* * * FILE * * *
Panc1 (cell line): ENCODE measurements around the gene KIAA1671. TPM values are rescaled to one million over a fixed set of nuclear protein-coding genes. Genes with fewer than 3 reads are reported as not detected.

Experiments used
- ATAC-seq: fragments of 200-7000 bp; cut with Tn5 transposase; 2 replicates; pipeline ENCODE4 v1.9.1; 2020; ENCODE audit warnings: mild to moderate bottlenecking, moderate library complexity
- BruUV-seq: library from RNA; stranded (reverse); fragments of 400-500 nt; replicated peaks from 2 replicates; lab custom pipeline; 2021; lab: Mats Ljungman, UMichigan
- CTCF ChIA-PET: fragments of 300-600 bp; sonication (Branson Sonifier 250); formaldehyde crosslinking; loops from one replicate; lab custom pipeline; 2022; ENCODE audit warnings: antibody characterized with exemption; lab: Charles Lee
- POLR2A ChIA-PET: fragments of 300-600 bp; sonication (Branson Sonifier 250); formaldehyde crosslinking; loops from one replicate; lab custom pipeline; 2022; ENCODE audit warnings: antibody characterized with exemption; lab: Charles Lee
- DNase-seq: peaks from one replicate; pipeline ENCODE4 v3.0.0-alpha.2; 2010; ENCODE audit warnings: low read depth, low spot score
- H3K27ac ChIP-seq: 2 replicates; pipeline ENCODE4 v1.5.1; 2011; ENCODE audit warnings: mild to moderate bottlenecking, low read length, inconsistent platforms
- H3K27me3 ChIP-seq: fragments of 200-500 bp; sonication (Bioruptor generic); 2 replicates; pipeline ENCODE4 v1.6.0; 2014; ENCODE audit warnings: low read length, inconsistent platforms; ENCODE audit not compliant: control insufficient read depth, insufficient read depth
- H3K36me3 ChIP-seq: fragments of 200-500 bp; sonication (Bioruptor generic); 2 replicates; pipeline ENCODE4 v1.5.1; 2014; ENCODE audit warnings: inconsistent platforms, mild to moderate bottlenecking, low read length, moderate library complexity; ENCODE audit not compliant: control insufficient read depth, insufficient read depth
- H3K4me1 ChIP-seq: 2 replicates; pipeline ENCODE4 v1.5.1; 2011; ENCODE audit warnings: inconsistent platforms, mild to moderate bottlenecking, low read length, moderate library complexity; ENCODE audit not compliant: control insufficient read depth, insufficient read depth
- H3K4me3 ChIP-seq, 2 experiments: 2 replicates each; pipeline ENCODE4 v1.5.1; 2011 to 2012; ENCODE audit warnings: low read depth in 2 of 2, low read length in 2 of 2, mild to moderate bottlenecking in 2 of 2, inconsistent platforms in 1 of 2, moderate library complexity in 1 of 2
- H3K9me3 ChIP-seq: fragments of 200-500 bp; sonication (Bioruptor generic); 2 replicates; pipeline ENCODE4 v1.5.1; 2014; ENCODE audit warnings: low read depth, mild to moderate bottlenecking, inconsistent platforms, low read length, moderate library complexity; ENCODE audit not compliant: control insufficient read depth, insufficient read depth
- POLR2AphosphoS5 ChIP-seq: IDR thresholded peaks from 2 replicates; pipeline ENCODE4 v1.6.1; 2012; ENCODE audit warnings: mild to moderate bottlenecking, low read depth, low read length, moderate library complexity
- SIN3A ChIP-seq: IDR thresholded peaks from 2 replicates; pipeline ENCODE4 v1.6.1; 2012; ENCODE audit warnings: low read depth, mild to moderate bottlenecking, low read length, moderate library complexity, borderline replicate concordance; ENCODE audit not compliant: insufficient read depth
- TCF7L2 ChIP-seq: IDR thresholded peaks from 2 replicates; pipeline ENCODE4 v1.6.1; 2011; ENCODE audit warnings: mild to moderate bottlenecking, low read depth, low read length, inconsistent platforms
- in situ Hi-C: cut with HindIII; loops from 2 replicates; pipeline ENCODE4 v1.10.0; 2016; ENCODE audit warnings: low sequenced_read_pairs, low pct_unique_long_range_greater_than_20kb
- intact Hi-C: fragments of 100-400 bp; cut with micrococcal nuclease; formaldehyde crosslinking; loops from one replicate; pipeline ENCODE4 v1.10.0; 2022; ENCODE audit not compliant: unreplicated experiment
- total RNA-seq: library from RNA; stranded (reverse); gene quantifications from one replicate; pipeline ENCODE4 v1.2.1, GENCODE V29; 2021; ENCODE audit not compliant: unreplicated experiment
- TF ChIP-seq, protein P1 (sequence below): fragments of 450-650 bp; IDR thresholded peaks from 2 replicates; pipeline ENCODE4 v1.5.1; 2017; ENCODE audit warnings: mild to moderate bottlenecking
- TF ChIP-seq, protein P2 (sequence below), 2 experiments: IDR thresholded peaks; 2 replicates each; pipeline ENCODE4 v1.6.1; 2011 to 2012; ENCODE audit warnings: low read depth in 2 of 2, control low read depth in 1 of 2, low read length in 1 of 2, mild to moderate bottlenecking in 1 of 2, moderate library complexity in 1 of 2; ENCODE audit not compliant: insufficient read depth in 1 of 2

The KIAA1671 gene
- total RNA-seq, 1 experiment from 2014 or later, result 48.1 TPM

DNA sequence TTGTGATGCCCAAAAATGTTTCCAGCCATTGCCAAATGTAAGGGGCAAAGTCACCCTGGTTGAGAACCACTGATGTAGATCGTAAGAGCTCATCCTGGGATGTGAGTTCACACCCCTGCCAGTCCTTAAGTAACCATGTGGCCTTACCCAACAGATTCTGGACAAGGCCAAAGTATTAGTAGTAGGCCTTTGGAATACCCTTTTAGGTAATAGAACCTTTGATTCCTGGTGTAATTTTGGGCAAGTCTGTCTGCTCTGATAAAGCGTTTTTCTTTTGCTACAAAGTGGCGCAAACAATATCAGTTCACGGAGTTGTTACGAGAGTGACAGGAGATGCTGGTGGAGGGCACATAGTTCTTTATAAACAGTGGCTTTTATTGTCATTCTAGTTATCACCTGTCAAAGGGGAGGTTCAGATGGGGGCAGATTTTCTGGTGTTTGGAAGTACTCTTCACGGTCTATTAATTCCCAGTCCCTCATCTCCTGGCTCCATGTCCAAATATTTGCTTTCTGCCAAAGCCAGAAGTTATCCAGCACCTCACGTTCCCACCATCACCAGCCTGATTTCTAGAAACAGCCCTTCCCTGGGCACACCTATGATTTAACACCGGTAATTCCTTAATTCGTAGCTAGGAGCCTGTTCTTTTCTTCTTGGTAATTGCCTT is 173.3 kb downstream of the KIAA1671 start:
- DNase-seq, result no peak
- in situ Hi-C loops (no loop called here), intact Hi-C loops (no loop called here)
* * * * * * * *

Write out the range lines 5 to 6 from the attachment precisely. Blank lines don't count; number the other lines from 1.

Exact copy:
- CTCF ChIA-PET: fragments of 300-600 bp; sonication (Branson Sonifier 250); formaldehyde crosslinking; loops from one replicate; lab custom pipeline; 2022; ENCODE audit warnings: antibody characterized with exemption; lab: Charles Lee
- POLR2A ChIA-PET: fragments of 300-600 bp; sonication (Branson Sonifier 250); formaldehyde crosslinking; loops from one replicate; lab custom pipeline; 2022; ENCODE audit warnings: antibody characterized with exemption; lab: Charles Lee